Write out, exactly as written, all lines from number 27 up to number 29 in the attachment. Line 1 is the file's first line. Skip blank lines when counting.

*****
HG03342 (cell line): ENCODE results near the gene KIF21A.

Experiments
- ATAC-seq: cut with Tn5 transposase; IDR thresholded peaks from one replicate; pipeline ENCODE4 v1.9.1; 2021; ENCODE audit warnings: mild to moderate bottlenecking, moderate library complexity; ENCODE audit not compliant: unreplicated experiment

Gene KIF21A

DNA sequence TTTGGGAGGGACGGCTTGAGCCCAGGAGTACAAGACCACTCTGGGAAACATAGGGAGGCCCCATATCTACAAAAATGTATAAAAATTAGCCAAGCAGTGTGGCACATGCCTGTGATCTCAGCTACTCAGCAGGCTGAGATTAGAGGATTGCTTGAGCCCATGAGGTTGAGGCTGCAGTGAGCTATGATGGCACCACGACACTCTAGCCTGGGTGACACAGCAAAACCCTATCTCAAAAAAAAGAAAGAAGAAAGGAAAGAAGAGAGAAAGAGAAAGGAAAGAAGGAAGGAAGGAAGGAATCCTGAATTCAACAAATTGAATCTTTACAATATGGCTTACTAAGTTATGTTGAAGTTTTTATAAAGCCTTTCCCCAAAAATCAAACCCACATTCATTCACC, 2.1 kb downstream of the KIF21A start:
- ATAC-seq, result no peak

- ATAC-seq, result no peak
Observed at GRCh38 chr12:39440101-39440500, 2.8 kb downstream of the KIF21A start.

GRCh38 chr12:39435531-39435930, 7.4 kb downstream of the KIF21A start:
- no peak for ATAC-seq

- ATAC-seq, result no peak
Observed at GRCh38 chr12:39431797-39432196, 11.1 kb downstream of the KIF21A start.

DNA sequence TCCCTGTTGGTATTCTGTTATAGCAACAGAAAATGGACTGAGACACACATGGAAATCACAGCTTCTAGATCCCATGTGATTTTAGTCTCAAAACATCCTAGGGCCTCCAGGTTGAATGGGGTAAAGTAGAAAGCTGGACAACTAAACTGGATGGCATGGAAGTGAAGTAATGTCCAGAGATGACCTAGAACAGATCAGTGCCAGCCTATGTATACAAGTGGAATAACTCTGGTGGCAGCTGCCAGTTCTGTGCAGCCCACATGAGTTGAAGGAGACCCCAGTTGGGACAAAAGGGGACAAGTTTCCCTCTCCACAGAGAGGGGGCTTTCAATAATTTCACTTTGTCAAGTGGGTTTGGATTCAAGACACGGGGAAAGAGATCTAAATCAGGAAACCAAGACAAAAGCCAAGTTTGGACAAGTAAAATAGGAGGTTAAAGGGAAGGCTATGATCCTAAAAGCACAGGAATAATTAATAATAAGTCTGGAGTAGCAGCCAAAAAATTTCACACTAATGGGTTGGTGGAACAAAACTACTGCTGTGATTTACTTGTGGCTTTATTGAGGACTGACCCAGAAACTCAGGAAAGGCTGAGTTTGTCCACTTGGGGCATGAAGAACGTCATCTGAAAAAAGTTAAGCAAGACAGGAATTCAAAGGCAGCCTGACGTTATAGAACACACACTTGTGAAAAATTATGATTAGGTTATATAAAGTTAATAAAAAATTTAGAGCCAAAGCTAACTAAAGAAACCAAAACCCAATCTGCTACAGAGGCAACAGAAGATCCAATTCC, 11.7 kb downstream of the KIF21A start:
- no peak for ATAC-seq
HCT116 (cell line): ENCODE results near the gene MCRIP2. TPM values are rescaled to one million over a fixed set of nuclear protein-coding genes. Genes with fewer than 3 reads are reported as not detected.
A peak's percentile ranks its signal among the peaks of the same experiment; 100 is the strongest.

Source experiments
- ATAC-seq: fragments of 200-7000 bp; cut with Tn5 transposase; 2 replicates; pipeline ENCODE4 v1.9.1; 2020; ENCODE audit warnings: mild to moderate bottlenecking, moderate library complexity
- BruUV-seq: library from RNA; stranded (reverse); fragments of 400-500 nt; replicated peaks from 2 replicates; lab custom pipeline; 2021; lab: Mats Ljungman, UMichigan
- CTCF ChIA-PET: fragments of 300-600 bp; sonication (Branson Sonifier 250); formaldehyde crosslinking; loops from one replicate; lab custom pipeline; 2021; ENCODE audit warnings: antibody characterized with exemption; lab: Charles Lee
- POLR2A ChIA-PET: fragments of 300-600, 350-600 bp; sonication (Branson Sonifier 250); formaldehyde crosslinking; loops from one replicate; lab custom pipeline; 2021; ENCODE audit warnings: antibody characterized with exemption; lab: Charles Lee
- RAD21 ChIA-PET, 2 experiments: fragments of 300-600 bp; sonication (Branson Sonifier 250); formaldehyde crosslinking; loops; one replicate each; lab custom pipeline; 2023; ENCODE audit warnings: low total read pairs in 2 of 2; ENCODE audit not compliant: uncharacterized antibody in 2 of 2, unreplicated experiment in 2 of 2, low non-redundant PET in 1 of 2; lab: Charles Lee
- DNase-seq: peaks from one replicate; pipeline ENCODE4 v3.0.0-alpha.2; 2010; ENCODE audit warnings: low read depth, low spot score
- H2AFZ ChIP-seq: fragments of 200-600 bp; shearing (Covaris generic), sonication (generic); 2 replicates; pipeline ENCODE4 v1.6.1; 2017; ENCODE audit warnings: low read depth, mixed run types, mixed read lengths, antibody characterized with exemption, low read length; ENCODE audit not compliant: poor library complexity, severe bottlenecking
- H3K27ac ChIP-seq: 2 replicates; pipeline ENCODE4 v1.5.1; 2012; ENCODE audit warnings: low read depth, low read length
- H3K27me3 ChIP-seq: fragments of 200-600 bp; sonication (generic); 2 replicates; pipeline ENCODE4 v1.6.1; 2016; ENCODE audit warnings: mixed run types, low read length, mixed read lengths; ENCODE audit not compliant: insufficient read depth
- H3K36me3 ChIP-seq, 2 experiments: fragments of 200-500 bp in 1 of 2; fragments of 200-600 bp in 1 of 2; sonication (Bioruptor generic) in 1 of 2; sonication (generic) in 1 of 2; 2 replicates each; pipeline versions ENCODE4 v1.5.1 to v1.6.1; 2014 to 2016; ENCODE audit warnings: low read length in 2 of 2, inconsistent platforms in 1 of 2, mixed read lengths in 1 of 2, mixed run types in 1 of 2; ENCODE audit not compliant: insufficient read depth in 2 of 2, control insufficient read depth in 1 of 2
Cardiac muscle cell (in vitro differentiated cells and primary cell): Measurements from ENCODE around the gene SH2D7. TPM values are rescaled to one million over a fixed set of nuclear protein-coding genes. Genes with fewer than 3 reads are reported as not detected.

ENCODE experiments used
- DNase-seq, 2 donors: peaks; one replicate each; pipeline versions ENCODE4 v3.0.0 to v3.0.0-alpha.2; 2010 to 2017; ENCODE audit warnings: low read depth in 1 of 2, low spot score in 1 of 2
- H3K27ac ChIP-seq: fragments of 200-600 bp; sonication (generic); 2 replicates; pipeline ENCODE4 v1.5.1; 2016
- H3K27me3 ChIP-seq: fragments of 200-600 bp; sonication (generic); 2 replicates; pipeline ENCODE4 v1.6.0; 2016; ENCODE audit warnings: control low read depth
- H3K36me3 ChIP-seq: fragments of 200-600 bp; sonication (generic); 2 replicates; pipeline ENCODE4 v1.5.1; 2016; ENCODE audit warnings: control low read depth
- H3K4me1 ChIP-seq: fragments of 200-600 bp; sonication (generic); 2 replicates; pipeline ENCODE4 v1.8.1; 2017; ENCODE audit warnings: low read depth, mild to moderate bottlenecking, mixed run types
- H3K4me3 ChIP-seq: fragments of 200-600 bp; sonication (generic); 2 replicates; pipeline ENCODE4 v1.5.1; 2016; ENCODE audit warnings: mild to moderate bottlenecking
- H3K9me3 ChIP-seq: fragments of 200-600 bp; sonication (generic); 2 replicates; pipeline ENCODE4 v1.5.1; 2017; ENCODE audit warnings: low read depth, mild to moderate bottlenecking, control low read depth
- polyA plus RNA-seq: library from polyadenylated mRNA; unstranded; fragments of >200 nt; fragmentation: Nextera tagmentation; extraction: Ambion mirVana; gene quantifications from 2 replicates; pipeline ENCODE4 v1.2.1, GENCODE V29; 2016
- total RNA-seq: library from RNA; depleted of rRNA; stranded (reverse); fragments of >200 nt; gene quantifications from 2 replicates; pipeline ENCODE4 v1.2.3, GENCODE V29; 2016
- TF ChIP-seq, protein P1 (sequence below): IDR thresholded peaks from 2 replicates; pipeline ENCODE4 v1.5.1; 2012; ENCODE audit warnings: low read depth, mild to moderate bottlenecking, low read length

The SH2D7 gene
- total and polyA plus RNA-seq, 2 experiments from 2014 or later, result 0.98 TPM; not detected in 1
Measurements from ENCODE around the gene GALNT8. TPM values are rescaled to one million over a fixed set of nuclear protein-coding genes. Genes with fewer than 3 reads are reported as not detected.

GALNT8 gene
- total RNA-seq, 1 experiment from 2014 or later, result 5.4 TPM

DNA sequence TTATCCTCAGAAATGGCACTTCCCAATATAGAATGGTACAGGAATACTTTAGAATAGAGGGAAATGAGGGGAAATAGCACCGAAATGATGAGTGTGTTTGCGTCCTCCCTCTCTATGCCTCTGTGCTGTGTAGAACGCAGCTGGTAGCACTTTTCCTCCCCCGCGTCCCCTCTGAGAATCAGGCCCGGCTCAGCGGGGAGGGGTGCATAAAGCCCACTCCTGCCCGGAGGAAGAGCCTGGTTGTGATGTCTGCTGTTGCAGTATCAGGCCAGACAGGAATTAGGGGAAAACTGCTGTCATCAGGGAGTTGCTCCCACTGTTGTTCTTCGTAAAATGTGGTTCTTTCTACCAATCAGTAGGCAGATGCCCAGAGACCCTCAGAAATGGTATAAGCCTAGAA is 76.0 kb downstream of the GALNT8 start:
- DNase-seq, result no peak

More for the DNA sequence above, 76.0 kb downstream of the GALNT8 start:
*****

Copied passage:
- H3K36me3 ChIP-seq, 2 experiments: fragments of 200-500 bp in 1 of 2; fragments of 200-600 bp in 1 of 2; sonication (Bioruptor generic) in 1 of 2; sonication (generic) in 1 of 2; 2 replicates each; pipeline versions ENCODE4 v1.5.1 to v1.6.1; 2014 to 2016; ENCODE audit warnings: low read length in 2 of 2, inconsistent platforms in 1 of 2, mixed read lengths in 1 of 2, mixed run types in 1 of 2; ENCODE audit not compliant: insufficient read depth in 2 of 2, control insufficient read depth in 1 of 2
Cardiac muscle cell (in vitro differentiated cells and primary cell): Measurements from ENCODE around the gene SH2D7. TPM values are rescaled to one million over a fixed set of nuclear protein-coding genes. Genes with fewer than 3 reads are reported as not detected.

ENCODE experiments used